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Graphic Details: Interview with co-curator Sarah Lightman

An image from Sarah Lightman's series "Dumped Before Valentine's."

Graphic Details: Confessional Comics by Jewish Women is the first museum exhibit to explore this unique niche of autobiographical storytelling by Jewish women. The touring exhibit, sponsored by The Forward, features the work of 18 Jewish women artists. The Jewish Women's Archive is interviewing each of the artists about their work and their experience as a female, Jewish graphic artist. Today we spoke with Sarah Lightman who co-curated the exhibit with Michael Kaminer. Her “Dumped before Valentine’s” series is featured in the exhibit.

Q: How did you get into cartooning?

Sarah Lightman: Well, firstly I have to admit; I’m not what everyone would consider a ‘Cartoonist’. I make a visual diary of my life that fits more into comics than any other art form and I have found myself very welcome and comfortable in the world of comics.

As a child I always loved telling stories with my drawings. I used to draw funny cards and poems with drawings for my parents' birthdays, and the tooth fairy, which my mum still keeps in the top drawer of her desk.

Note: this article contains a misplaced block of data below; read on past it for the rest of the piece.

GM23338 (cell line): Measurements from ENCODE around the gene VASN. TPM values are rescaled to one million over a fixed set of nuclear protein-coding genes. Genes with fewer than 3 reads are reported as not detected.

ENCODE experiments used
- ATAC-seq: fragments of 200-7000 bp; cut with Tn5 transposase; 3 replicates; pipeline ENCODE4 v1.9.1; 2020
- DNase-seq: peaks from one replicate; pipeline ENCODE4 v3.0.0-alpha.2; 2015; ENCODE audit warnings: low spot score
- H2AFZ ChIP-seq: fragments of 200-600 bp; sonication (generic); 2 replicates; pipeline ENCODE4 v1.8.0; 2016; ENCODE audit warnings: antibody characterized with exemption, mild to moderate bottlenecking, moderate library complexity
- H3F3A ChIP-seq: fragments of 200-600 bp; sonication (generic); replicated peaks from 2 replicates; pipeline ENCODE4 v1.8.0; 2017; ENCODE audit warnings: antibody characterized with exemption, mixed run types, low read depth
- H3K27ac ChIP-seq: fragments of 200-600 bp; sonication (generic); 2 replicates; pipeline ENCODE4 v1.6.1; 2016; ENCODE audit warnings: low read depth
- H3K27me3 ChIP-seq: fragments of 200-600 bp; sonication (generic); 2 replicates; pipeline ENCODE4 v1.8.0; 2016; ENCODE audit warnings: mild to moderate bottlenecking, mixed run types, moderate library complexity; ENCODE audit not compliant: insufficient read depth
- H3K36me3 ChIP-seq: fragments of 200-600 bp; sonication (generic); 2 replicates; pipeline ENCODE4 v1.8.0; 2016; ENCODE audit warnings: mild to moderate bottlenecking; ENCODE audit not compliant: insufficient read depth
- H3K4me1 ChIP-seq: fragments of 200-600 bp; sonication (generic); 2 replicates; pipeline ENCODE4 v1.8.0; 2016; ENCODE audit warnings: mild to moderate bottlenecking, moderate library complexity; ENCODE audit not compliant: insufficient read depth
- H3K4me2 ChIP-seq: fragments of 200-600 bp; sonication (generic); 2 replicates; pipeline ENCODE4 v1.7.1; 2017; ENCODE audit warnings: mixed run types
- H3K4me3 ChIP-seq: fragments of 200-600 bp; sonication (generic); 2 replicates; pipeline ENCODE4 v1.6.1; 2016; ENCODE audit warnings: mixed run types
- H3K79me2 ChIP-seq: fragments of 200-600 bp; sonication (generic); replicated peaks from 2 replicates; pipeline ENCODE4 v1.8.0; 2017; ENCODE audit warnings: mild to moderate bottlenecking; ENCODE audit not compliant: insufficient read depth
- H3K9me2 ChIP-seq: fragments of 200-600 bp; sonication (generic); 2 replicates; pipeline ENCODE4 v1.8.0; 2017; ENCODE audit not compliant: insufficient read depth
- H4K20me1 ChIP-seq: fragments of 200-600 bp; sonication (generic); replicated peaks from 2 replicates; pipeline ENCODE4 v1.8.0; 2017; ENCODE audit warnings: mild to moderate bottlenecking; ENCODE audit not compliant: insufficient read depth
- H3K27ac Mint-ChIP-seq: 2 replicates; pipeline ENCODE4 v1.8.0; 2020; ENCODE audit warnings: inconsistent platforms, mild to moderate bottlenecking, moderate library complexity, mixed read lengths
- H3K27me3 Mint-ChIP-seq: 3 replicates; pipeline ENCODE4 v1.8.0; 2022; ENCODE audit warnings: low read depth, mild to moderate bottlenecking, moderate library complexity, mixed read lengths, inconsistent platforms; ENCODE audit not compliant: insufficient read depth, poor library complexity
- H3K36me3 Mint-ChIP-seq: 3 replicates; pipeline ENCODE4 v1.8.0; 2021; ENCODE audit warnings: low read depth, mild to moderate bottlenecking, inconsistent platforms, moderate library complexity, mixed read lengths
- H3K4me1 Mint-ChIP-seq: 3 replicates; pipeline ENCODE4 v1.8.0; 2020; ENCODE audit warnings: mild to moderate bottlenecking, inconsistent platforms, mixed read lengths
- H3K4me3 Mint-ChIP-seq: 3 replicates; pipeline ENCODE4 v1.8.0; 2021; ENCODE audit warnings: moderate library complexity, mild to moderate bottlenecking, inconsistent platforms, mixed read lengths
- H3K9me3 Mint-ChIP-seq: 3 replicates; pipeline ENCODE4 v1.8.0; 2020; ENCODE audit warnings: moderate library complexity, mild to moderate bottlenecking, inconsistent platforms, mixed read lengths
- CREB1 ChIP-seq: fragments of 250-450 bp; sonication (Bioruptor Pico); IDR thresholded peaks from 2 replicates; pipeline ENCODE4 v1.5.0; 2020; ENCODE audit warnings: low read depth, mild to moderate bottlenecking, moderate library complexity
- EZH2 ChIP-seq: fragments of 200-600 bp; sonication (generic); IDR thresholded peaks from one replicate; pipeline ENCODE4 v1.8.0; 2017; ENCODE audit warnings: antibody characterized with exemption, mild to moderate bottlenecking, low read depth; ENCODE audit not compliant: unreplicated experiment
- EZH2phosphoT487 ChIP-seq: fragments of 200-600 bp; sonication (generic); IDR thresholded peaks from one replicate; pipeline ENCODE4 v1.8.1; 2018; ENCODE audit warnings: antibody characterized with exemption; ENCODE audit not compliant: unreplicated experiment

When I was at The Slade School of Art (University College London) for my BA in 1995, I felt very lost. I am sure it is like this for many students. So much was new and I didn’t know who I was. So I started to go back to what I did know, and where I came from and decided to draw my own autobiography: “The Book of Sarah.” I was quite religious at the time and my sister and brother, Esther and Daniel, had their own books in the Bible, (the Book of Esther and The Book of Daniel, respectively) but I did not. So to rectify this oversight and also to engage Judaism with the visual, and not just the textual, I committed to completing my own book over my lifetime. The Book of Sarah is an on-going project, full of narrative self-portraits, and studies of family photographs and diary drawings.

Q: How does your Jewish identity influence your work?

SL: I am finding my relationship to being Jewish is constantly evolving as I get older. I found at some points the texts and writings were most important, and now I am finding greatest joy from finding communities of Jewish artists who make similar art to me. I have felt for a number for years that my contribution to Jewish life and history will be a cultural one. For example, when I curated shows for The Ben Uri Gallery, London Jewish Museum of Art, I was committed to creating opportunities for contemporary artists. One pleasing result was giving Jewish artists an opportunity to display work that expressed their identity and their lives, and ensuring a supportive audience for this work. I felt most excited by the creative ways the artists engaged with Judaism and their Jewish experience.

Q: Do you think the experience of being a cartoon artist is different for men and women?

SL: This is a really difficult question to answer. I know in the past that it was harder for women to “make it” in the comic world, and there was sexism and misogyny. But now I think things are different. Through curating Graphic Details: Confessional Comics by Jewish Women I am struck by how many brilliant women comic artists there are out there, and how much work they are doing. As Michael Kaminer, my co-curator has said, it’s a: “Golden Age for women comic artists.”